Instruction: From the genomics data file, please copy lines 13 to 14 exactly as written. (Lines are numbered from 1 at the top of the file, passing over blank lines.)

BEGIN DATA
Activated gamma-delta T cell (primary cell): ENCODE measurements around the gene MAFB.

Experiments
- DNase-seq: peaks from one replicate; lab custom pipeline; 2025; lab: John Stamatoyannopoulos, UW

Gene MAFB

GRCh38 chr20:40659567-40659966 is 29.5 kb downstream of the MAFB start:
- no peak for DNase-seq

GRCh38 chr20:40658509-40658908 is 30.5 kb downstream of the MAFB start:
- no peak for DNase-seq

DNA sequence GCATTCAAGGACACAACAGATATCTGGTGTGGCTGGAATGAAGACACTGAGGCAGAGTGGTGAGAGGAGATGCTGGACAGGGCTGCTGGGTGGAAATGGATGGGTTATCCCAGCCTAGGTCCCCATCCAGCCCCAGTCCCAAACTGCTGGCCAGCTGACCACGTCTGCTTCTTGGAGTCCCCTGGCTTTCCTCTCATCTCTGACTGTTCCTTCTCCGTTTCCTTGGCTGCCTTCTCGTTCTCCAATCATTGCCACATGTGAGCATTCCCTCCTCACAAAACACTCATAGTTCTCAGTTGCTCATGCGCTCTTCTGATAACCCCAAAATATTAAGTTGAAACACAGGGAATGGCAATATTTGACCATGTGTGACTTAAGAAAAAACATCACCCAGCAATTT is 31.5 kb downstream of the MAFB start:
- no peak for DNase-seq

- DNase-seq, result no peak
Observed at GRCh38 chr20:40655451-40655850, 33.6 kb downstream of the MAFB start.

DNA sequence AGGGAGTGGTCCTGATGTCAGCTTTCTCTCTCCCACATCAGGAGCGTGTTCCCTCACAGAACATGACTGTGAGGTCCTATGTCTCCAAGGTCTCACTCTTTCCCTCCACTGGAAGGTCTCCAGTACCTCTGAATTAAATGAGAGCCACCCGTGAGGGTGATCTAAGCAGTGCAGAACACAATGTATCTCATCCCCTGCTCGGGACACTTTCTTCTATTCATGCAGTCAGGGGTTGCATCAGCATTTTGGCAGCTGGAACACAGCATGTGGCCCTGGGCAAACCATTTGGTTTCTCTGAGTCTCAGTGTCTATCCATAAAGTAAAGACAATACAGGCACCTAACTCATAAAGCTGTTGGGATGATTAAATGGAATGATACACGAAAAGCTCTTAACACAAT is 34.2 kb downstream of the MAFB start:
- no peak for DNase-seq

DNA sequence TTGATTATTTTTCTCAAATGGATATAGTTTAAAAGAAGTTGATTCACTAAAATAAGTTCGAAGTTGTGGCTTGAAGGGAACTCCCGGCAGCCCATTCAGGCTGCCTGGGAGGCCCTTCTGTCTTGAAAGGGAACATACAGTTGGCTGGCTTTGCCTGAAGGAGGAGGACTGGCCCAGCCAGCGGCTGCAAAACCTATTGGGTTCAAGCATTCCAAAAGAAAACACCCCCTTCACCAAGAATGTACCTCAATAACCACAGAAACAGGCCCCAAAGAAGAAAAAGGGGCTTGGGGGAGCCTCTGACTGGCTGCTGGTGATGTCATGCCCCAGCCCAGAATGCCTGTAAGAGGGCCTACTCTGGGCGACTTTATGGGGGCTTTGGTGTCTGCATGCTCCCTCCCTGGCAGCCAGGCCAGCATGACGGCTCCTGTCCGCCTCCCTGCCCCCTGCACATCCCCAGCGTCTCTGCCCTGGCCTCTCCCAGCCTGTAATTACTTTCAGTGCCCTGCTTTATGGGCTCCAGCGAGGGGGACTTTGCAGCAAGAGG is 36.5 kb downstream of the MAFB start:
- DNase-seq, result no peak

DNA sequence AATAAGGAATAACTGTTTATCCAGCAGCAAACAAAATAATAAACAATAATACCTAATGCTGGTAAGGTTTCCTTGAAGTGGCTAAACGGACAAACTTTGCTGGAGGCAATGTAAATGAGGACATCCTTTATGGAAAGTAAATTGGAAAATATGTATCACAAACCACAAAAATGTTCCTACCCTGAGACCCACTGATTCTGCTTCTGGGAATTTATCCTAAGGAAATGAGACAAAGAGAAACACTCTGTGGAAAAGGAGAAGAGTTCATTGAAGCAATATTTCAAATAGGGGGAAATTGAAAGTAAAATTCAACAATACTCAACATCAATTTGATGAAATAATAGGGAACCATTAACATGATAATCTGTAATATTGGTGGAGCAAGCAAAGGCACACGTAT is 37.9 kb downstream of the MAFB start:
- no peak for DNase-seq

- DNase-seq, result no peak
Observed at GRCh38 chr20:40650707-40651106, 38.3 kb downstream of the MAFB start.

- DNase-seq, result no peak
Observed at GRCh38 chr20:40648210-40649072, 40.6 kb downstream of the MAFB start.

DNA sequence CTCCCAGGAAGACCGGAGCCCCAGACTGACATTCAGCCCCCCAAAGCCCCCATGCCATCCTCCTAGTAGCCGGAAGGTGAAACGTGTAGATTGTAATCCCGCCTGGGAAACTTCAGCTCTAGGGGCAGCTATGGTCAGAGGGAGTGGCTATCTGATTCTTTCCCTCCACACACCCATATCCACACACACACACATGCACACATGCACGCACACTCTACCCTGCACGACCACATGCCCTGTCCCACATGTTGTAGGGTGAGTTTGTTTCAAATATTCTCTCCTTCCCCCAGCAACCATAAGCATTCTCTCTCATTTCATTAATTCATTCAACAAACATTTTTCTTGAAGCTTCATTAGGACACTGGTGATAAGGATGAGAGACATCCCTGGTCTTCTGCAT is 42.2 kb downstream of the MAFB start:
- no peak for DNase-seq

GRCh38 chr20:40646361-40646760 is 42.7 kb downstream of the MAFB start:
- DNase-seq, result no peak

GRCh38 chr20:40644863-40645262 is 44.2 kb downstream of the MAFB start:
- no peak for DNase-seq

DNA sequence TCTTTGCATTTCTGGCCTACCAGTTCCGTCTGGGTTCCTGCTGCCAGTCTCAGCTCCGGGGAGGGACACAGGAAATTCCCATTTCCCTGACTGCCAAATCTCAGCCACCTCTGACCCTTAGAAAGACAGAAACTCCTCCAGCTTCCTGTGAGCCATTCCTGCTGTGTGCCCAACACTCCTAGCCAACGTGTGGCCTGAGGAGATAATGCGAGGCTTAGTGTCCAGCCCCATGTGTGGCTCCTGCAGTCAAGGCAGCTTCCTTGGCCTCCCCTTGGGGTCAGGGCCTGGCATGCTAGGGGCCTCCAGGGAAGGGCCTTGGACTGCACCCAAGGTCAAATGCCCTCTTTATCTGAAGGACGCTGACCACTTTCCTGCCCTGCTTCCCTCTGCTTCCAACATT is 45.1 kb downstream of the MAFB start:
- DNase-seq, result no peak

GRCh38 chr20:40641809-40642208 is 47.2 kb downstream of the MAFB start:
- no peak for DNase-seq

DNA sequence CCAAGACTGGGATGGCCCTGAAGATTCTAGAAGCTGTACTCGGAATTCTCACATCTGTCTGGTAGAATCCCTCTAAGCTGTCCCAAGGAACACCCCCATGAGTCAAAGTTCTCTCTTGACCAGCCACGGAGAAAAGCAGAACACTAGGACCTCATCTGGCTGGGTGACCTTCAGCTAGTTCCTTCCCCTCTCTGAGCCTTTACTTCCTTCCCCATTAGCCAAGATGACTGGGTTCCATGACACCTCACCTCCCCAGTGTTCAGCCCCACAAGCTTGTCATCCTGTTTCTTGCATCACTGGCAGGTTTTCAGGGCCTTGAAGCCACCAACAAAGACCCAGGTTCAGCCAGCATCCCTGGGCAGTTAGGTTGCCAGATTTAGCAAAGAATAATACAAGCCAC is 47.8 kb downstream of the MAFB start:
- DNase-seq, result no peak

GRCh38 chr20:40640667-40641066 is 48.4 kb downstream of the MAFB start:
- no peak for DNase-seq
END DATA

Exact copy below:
DNA sequence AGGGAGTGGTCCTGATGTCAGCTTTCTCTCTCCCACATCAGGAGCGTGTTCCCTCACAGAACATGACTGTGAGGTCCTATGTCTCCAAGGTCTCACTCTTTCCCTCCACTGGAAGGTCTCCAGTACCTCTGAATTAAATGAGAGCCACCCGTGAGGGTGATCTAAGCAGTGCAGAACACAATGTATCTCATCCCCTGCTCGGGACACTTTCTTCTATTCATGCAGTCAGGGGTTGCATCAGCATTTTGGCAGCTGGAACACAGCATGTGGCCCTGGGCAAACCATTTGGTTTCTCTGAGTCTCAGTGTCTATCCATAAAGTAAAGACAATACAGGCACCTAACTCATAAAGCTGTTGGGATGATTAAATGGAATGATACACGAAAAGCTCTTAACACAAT is 34.2 kb downstream of the MAFB start:
- no peak for DNase-seq